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MaPhySto
The Danish National Research Foundation:
Network in Mathematical Physics and Stochastics



Funded by The Danish National Research Foundation

Ongoing seminar on

Mathematical Physics

An introduction to the Mathematical Physics seminar will be avaliable shortly.

If nothing else is mentioned, the seminar will be held at the Department of Mathematical Sciences, University of Aarhus.


Past seminars

Friday 1 October, 2004, at 13:00 in H2.28
J. Schach MÝller (Aarhus), G. Nenciu (Bucharest), M. Lewin (Copenhagen), C. Hainzl (Copenhagen): Workshop on Mathematical Physics
Wednesday 17 March, 2004, at 14:15 in room G5-112
Gheorghe Nenciu, University of Bucharest: Rigorous results on the dynamics of Bloch electrons in (weak) electric and&or magnetic fields
Wednesday 17 March, 2004, at 13:00 in room G5-112
Thomas G. Pedersen, Dept. of Physics, AAU: Variational calculation of excited states in carbon nanotubes
Thursday 12 February, 2004, at 14:15--15:15 in G1
G. Nenciu, Bucharest: On the smoothness of gap boundaries for generalized Harper operators.

Abstract: Various results concerning the smoothness of gap boundaries for Harper type operators are extended to a large class of "twisted integral operatos" in $L^2(Z^2)$. The results hold true also for analogous classes of operators in $L^2(R^n)$ and imply the fact that the gap boundaries for magnetic Schrodinger and Dirac operators are, up to a logarithmic factor, Lipschitz continuous in the magnetic field strenght. The proofs are based on gauge covariance and magnetic perturbation theory

Thursday 12 February, 2004, at 13:00 in G1
Jan Derezinski, Dep. Math. Meth. in Phys. Warsaw University: Van Hove Hamiltonians---exactly solvable models of the infrared and ultraviolet problem.

Abstract: I will analyse self-adjoint operators on the bosonic Fock space defined as quadratic polynomials in creation/annihilation operators. I will show that there exists 9 distinct classes of such operators exhibiting various behavior in the infra-red and ultra-violet regime. I will describe their scattering theory, which is quite unusual (from the point of view of people accustomed to Schrodinger operators). The analysis of these operators is helpful in understanding various phenomena in quantum field theory

Thursday 12 February, 2004, at 11:00 in G1
Horia Cornean, Aalborg University: A rigorous proof for the Landauer-BŁttiker formula.

Abstract: Recently, Avron and his co-workers reopened the question of quantum transport in mesoscopic samples coupled to particle reservoirs by semi-infinite leads. They give a rigorous analysis of the case when the sample undergoes an adiabatic evolution, which generates a current through the leads (the so called BPT formula). Using a tight-binding framework, we complement their work by giving a rigorous proof of the Landauer-BŁttiker formula, which deals with the current generated by an adiabatic evolution on the leads. As it is well known in physics, these formulae link the conductance coefficients for such systems to the $S$-matrix of the associated scattering problem. As an application, we discuss the resonant transport through a quantum dot. The single charge tunneling processes are mediated by extended edge states simultaneously localized near several leads. This work is joint with A. Jensen and V. Moldoveanu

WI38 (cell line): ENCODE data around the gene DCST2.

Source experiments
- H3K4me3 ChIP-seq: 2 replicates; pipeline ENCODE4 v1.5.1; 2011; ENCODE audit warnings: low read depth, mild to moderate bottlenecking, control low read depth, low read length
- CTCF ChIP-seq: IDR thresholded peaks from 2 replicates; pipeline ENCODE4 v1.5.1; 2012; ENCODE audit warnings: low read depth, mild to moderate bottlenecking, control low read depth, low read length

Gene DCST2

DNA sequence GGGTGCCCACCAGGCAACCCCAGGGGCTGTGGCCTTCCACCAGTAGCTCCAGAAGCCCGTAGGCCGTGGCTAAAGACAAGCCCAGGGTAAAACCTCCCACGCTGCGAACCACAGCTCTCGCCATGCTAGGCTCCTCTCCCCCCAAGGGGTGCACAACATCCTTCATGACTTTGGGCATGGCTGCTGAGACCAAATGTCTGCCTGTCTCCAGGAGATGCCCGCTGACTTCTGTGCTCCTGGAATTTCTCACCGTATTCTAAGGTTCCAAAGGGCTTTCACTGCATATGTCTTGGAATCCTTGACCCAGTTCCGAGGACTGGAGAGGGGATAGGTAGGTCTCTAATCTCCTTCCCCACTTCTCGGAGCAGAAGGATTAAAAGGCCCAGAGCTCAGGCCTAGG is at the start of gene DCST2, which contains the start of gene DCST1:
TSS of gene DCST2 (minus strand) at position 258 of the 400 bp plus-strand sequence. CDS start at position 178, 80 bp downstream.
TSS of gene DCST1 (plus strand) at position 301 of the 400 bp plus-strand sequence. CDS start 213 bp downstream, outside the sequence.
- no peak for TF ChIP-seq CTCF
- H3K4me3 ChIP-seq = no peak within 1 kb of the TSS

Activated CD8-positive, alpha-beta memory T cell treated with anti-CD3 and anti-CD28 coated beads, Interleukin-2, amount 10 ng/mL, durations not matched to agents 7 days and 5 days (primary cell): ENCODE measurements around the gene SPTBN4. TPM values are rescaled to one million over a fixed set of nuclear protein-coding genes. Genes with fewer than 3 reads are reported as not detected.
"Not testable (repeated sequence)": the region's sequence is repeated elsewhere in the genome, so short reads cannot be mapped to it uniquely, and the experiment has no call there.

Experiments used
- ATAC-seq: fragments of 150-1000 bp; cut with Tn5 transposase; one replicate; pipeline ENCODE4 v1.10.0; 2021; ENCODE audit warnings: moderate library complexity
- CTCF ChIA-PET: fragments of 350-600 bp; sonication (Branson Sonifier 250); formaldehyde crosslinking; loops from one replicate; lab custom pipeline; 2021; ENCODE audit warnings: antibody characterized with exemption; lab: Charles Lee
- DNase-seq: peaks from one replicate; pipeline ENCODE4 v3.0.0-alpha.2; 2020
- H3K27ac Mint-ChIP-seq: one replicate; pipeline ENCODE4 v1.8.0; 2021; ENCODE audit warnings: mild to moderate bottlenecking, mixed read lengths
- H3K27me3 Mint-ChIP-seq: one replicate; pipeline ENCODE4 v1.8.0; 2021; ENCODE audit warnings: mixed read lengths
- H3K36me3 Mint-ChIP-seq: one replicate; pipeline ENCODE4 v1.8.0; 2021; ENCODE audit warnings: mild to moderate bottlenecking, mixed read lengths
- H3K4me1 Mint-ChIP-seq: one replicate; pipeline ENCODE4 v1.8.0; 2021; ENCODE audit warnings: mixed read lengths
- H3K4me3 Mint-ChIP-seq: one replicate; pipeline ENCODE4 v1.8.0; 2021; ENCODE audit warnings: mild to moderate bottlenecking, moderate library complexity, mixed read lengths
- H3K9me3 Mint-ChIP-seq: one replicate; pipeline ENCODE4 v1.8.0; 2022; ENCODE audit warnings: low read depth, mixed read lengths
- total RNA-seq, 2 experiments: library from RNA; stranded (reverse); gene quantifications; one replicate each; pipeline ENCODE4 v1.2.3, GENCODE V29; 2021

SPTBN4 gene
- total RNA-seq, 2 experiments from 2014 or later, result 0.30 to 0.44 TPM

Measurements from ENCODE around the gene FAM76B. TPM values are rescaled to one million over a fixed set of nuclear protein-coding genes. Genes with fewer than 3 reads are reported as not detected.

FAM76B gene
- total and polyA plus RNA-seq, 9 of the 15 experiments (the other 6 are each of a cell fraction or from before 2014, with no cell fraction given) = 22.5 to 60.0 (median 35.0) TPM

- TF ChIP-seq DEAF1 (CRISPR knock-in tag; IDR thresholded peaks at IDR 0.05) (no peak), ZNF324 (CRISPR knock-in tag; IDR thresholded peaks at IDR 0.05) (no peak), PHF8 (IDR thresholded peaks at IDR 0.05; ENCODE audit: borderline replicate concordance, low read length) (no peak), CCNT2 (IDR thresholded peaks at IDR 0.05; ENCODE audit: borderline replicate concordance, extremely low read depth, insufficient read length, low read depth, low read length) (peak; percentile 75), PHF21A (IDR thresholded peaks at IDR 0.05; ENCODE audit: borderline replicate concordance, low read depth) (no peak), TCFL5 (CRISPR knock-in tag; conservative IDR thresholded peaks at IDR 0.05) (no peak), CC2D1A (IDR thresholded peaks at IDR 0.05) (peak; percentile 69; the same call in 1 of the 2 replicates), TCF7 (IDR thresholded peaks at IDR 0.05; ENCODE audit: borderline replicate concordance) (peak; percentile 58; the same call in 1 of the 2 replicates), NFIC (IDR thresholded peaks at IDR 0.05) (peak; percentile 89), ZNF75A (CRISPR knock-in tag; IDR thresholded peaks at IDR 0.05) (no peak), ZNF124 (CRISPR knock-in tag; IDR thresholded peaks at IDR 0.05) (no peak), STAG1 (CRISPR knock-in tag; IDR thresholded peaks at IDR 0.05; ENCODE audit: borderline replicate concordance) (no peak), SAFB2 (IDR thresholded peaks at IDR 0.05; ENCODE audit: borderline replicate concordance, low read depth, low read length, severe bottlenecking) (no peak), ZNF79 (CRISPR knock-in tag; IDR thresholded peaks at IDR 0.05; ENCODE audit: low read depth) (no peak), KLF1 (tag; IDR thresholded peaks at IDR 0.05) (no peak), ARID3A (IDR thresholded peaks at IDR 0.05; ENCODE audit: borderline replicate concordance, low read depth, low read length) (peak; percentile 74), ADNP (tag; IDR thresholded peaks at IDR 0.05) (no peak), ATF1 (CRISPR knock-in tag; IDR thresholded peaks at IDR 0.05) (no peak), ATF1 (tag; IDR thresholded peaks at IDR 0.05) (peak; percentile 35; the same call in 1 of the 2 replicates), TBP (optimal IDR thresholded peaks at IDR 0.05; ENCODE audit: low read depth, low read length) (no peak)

Monday 19 January, 2004, at 14:15--15:15 in H2.28
Stephan de Bievre, Villeneuve d'Ascq, France: A Hamiltonian model for linear friction.

Abstract: I will present a Hamiltonian model of a particle coupled to a suitable wave field, describing the particle's environment, in which a simple version of Ohm's law is valid. When an external force is applied, the particle reaches asymptotically a constant speed proportional to the applied field. I will review the related literature, compare this phenomenon to the one of radiative dissipation, and indicate some of the many open problems

Monday 19 January, 2004, at 15:30--17:00 in H2.28
Jan Derezinski, Warsaw University: Fermi Golden Rule, Return to Equilibrium and the Weak Coupling Limit.

Abstract: The talk consists of 3 parts. 1. Mathematical formulation of the Fermi Golden Rule---2nd order perturbation computation of eigenvalues and resonances in a general setting, using the so-called Level Shift Operator 2. Return to Equilibrium--mathematical formulation of the fact that a generic quantum system in equilibrium admits only one stationary state. Elements of the proof (involving von Neumann algebras and Fermi Golden Rule) 3. Markovian limit of the reduced dynamics---another application of the Fermi Golden Rule--will be described. The relationship between 2. and 3. will be given.

Tuesday 30 September, 2003, at 14:15--16:15 in Kol A3
D. Yafaev, Universite de Rennes I, France: Scattering by Magnetic Fields.

Abstract: The abstract can be found at: http://www.maphysto.dk/events2/Abstracts/dy.pdf

Tuesday 5 August, 2003, at 16:00 in Kol. G
Horia Cornean, Associate professor, Aalborg University: Resonant Transport and the Kubo Formula.
Tuesday 5 August, 2003, at 15:00--16:00 in Kol. G
Ira W. Herbst, Professor, Department of Mathematics, University of Virginia, Charlottesville, VA 22903, USA: Absence of quantum states corresponding to unstable classical channels.

Abstract: Consider the example of a classical system with electric or magnetic field homogeneous of degree -1. Generically there will be a finite number of directions in space in which a particle can move freely to infinity. These orbits can be stable or unstable depending on the behavior of the linearized equations. In a framework which generalizes these examples, we show that there are no quantum states corresponding to unstable classical channels. This is joint work with Erik Skibsted.